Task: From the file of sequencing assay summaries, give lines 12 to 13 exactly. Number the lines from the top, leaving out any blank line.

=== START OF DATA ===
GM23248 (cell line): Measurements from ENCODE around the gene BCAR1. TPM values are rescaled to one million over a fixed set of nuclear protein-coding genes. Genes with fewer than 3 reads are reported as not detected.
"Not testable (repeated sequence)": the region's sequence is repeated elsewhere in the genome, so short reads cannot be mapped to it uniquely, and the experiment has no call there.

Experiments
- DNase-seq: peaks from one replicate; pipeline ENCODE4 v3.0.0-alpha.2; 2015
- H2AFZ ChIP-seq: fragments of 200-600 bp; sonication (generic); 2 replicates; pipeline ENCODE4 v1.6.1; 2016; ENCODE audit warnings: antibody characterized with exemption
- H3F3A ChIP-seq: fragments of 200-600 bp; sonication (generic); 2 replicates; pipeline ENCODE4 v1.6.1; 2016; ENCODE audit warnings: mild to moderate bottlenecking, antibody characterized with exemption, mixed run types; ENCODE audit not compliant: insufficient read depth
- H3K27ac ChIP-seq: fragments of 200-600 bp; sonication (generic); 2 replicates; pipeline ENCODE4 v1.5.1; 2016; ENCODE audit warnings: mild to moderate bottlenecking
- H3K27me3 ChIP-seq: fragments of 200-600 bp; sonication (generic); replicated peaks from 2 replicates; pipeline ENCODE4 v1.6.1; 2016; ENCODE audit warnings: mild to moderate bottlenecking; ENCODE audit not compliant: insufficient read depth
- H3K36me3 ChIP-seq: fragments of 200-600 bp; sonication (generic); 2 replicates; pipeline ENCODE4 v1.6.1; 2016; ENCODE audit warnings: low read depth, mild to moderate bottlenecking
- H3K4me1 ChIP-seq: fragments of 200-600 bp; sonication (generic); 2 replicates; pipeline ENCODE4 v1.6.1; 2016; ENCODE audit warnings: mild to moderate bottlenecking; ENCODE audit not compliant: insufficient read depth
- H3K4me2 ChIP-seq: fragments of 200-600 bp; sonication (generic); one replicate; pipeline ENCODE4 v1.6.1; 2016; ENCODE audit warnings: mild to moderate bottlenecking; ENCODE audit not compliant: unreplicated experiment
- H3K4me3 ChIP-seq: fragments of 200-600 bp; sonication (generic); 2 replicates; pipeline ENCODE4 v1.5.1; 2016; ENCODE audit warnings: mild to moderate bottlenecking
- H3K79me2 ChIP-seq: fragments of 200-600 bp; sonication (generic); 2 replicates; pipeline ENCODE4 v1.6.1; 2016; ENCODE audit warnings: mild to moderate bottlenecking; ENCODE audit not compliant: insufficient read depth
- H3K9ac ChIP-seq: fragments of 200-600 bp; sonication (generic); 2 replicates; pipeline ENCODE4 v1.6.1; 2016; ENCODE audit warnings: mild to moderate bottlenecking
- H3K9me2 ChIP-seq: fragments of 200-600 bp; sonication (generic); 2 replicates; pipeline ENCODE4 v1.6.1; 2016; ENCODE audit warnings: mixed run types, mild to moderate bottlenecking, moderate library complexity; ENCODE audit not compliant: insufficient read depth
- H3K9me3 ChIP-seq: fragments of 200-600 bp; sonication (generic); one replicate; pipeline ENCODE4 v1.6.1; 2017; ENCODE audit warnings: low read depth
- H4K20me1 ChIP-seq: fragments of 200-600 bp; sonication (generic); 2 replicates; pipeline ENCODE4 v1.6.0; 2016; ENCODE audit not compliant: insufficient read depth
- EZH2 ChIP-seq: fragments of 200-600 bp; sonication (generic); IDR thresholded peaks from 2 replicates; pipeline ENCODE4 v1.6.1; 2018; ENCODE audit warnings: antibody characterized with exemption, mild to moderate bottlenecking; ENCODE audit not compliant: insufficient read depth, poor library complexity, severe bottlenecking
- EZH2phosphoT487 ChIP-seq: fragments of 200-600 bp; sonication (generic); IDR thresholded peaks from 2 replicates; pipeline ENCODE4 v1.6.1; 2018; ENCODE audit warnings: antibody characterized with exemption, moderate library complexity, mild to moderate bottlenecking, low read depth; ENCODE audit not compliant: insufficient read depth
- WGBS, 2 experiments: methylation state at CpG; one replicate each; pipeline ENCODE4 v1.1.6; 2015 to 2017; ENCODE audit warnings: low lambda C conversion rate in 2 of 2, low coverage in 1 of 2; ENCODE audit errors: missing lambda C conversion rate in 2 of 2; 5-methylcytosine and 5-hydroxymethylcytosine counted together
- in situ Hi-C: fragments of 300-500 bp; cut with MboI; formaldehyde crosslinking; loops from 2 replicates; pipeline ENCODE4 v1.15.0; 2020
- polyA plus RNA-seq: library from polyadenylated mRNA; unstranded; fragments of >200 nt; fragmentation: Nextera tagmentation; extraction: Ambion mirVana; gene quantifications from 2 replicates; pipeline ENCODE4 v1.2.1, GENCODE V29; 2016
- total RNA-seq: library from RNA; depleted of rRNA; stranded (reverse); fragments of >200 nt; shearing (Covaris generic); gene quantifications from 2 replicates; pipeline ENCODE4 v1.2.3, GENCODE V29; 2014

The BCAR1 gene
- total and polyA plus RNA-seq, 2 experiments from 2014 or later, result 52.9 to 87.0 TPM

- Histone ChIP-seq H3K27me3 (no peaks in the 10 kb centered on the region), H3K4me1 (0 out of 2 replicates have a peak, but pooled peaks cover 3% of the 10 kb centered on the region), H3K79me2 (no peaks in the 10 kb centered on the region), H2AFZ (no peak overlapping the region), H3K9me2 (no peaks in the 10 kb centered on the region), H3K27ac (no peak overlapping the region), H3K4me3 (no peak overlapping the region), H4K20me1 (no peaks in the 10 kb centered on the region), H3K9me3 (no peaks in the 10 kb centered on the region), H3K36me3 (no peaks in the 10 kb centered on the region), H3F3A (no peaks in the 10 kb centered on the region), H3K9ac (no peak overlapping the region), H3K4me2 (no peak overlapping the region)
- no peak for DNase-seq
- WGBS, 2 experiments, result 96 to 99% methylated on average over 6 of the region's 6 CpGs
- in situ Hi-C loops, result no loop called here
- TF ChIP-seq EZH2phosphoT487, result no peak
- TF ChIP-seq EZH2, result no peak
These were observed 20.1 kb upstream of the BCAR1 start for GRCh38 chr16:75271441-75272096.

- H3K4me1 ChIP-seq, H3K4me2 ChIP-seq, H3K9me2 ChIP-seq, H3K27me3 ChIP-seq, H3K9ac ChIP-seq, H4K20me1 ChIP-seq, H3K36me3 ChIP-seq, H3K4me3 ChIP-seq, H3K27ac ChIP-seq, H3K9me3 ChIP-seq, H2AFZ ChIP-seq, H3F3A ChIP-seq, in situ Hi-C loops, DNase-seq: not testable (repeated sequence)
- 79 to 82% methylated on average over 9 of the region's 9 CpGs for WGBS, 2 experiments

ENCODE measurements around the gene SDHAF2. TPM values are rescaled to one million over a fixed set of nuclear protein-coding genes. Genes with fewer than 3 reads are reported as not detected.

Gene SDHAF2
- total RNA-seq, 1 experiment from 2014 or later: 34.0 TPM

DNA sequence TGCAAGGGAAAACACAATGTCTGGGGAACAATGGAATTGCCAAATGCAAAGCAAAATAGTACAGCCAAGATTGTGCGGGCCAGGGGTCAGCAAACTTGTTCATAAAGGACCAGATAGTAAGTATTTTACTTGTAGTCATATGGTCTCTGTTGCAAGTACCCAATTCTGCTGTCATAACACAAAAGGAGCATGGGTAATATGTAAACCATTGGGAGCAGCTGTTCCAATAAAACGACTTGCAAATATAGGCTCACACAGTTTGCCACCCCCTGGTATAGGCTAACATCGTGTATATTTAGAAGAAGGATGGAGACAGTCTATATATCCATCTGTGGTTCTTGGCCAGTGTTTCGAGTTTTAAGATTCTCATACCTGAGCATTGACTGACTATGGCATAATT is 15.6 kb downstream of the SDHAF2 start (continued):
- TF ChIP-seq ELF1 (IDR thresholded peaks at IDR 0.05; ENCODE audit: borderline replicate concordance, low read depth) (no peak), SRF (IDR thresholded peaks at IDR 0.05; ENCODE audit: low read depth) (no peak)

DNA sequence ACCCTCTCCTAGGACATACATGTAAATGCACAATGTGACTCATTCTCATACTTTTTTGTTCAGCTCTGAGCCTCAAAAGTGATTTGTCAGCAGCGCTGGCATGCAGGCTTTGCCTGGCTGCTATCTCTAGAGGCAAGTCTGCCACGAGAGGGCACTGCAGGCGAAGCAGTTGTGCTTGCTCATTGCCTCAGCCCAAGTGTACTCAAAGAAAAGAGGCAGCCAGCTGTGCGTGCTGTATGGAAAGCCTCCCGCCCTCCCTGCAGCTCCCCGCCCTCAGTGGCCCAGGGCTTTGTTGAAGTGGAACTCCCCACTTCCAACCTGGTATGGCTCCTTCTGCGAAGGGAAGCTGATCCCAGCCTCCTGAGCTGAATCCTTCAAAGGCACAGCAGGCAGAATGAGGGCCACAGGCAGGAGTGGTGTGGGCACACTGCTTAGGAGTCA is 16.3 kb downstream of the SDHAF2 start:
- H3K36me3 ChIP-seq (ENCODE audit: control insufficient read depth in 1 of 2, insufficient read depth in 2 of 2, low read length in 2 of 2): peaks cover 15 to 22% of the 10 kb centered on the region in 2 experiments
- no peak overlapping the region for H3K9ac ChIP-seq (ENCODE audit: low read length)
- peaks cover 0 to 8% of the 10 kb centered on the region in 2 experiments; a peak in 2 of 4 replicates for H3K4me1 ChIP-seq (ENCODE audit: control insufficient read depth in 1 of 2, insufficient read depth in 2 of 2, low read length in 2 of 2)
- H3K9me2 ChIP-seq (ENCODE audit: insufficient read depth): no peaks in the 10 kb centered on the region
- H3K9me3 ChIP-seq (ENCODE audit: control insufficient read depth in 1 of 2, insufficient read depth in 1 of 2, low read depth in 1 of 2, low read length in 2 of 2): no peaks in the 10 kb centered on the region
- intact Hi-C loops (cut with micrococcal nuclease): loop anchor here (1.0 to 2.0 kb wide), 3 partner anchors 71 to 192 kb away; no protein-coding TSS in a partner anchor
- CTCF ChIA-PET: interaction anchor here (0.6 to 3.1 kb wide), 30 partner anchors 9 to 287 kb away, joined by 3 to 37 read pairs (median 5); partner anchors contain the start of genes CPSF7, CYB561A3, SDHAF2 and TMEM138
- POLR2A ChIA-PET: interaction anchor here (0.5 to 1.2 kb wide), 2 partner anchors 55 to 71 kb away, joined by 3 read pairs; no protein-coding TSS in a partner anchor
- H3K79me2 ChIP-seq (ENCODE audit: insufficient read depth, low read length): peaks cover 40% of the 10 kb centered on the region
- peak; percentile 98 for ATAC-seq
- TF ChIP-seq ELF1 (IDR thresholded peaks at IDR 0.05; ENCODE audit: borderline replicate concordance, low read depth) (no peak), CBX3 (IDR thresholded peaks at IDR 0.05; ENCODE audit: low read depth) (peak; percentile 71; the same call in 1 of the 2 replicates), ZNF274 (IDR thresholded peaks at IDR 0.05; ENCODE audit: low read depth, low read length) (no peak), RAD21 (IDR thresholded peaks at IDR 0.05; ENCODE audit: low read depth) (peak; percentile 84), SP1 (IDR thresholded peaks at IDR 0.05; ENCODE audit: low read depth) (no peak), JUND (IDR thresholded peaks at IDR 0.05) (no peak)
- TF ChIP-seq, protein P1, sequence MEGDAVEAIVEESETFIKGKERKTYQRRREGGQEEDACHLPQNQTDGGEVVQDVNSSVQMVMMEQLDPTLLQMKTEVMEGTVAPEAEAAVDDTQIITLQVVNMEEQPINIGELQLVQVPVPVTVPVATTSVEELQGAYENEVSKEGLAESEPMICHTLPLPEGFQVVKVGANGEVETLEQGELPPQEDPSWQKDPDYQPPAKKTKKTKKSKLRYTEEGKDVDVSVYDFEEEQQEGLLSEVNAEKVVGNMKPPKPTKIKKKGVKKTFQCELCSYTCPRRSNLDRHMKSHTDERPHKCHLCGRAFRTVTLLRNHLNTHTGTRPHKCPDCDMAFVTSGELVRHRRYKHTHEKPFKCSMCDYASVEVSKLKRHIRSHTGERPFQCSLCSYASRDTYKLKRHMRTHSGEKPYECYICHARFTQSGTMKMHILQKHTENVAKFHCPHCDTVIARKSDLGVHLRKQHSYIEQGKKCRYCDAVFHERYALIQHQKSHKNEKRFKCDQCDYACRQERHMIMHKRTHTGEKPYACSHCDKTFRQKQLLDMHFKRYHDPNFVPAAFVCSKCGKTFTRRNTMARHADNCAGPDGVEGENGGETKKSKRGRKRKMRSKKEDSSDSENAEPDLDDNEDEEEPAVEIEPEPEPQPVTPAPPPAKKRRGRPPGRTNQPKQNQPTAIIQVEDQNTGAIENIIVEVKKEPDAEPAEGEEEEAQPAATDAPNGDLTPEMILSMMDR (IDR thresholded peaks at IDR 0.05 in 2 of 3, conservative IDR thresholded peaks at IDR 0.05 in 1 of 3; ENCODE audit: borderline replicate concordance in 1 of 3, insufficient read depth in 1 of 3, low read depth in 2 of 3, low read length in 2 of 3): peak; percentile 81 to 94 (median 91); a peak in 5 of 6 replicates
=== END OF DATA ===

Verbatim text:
- H3K4me3 ChIP-seq: fragments of 200-600 bp; sonication (generic); 2 replicates; pipeline ENCODE4 v1.5.1; 2016; ENCODE audit warnings: mild to moderate bottlenecking
- H3K79me2 ChIP-seq: fragments of 200-600 bp; sonication (generic); 2 replicates; pipeline ENCODE4 v1.6.1; 2016; ENCODE audit warnings: mild to moderate bottlenecking; ENCODE audit not compliant: insufficient read depth